A few times a year I meet with the topical experts at Cegeka. Today, I’m speaking to a regular guest: Kristel Demotte, Global VP Data Solutions, and ICT Woman of the Year 2022. We’re talking about:
- Rollercoasters (yes, you read that right)
- Whether artificial intelligence can change the world for the better (spoiler alert: it can)
- The potential of AI and 5G in the healthcare sector
- The benefits of AI to both patient and healthcare professional
- The obstacles that first need to be removed
So, quite a bit to talk about… let’s roll!
Kristel, you’ve been ‘ICT Woman of the Year’ for over seven months now. How has it been?
Kristel Demotte: It still feels like a rollercoaster! (laughs). It is very intense and requires a huge amount of energy, but I get so much back in return. It’s extremely motivating, the idea that I might be able to convince women to go for a job in IT… especially when I can see that they have previously come up against obstacles to that. Often these are personal obstacles – for instance, the infamous Impostor Syndrome – but sometimes they can be ones perceived externally, such as being seen as not technical enough to work in IT."
"That is obviously nonsense. IT is about so much more than technology. Of course, some of the women in my team have technical knowledge, but some come from other backgrounds, such as finance. IT is not just about developers; you need project leaders, sales and marketing people, functional analysts, service delivery managers and so on. All these are roles where women comfortably work in tandem with their male colleagues."
Do you want to be part of Kristel’s team? View the vacancies at Data Solutions here.
When you give keynote speeches as the ICT Woman of the Year, you talk about ‘artificial intelligence for good’. Why focus on AI?
Kristel Demotte: "Because at Cegeka, we believe that technology can save the world. This might sound bombastic, but I really share that conviction. Collectively we face enormous challenges: the climate, the energy crisis, the pandemic and the pressure on the healthcare sector, the gap between rich and poor, etc. I could go on. Technology in itself won’t solve these problems, but it can be an important part of the solution.”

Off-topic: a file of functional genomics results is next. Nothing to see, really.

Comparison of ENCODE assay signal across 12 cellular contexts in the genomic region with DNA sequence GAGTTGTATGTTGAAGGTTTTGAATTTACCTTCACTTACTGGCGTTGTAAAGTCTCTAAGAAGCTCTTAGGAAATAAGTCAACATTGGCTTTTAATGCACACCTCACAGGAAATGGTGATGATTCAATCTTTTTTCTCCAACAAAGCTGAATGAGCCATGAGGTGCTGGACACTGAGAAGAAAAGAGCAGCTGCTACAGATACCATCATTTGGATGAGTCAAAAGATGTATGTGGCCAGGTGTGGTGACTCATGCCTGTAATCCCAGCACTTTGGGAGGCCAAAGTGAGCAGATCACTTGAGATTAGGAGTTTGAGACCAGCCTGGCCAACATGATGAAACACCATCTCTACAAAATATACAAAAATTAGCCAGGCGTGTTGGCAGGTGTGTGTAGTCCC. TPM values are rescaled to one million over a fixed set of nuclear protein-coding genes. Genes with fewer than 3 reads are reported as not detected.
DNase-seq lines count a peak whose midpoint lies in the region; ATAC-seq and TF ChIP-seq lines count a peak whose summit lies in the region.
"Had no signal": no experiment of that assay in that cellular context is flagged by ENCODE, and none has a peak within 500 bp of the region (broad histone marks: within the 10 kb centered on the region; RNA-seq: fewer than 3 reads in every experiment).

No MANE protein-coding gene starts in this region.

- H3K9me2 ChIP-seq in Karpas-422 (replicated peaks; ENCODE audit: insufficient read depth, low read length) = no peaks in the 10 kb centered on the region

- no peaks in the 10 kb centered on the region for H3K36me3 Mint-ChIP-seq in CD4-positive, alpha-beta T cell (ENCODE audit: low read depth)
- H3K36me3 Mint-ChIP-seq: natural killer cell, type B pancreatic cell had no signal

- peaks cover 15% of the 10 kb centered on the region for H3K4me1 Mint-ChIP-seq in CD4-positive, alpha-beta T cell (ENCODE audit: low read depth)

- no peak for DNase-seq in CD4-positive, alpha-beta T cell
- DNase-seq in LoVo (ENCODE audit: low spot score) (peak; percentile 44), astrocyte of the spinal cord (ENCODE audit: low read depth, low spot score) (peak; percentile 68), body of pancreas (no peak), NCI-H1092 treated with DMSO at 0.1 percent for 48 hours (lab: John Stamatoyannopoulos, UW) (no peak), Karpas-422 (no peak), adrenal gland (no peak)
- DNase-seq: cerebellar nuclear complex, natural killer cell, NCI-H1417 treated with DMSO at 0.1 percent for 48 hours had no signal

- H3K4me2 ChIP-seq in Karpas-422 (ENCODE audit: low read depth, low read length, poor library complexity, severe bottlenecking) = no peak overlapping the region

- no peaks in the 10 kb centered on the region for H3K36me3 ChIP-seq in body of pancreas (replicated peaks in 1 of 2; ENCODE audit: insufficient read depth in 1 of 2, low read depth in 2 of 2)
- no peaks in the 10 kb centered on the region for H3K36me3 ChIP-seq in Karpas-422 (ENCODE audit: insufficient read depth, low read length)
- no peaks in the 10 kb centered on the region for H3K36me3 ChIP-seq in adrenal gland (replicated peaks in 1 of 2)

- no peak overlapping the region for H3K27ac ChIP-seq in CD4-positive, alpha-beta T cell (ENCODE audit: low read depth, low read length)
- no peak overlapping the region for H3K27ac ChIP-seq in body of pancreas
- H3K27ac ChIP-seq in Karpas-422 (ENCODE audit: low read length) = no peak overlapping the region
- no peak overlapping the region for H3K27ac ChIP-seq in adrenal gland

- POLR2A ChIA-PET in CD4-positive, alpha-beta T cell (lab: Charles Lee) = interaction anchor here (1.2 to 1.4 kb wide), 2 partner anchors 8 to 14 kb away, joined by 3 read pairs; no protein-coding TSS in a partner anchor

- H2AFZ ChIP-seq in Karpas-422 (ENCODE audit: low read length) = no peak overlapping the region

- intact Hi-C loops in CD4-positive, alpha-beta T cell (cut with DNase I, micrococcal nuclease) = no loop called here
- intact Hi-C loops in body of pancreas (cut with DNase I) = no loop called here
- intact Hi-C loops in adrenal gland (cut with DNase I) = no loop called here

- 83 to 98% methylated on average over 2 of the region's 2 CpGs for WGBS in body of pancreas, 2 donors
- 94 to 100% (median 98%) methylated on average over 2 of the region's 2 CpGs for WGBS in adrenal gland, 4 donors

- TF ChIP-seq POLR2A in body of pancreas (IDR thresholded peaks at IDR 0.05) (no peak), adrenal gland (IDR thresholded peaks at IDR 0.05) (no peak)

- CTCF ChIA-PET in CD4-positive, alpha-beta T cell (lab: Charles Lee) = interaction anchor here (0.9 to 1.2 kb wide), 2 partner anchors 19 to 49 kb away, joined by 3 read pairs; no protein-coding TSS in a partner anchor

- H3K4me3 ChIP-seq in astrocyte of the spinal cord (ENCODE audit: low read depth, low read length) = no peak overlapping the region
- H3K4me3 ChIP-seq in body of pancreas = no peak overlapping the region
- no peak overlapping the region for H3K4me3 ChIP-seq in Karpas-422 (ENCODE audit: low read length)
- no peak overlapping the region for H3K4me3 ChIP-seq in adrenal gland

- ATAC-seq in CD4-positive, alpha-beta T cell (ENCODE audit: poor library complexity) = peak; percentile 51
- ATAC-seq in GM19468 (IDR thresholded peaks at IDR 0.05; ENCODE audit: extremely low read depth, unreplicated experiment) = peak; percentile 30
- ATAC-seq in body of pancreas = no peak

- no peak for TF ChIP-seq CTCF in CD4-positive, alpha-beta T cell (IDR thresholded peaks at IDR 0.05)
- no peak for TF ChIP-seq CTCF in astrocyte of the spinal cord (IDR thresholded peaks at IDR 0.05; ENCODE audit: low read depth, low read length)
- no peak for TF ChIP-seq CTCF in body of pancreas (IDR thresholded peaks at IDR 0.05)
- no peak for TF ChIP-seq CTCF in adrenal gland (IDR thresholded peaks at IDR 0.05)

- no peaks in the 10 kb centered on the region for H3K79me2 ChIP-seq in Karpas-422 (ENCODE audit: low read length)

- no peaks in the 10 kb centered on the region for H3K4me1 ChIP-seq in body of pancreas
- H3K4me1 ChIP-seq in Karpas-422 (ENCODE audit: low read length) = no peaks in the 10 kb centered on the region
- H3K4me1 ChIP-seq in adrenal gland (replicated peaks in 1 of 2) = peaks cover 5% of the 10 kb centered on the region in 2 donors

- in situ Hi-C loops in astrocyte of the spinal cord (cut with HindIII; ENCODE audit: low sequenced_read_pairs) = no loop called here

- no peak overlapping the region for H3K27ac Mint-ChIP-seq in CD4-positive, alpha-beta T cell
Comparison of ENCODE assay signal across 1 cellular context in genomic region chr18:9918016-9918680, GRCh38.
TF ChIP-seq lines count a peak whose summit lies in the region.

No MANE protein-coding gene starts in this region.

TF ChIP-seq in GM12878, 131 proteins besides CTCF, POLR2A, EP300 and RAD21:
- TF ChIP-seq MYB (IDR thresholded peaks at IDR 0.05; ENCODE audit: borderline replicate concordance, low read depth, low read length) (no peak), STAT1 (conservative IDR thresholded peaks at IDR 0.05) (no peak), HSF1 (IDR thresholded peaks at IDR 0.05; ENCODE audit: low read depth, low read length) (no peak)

“Take the current energy crisis, for example. The Trinity of Innovation – a concept within Cegeka – of 5G, artificial intelligence and the cloud, can ensure that we work in a much more efficient way. For example, we can use load balancing to help us use energy more smartly… and more economically too. To do that, you need a lot of points of measurement to capture and interpret all the data, but with 5G and the cloud, we are getting very close to a scenario in which we will have many more smart energy solutions to hand. And there are many more examples.”
There are a lot of exciting scenarios being discussed about using AI in the healthcare sector, but also a lot of low-hanging fruit.
The healthcare sector is a focus at Cegeka, and I know you personally feel that there is a lot of potential here. In what way, exactly?
Kristel Demotte: “In the near future, the healthcare sector will very likely evolve in three ways. Firstly, we will see a shift from hospital care to care at home. Secondly, many diseases will be detected faster – or better still, detected even before they manifest themselves – so they can be prevented rather than treated. Thirdly, AI will ensure that healthcare staff are relieved of the administrative burden of many routine tasks and decision making."
“You see, there are a lot of exciting scenarios being discussed about using AI in the healthcare sector – I’ll list a few in a moment – but also a lot of low-hanging fruit that can be easily picked now, especially on the administrative side of things. Making and rescheduling appointments, taking accurate notes during meetings, efficiently scheduling operations in the operating theatre… all of these take a lot of time, 80% of which could be done by an algorithm.”
In terms of diagnosis, can AI ‘see’ things that doctors miss?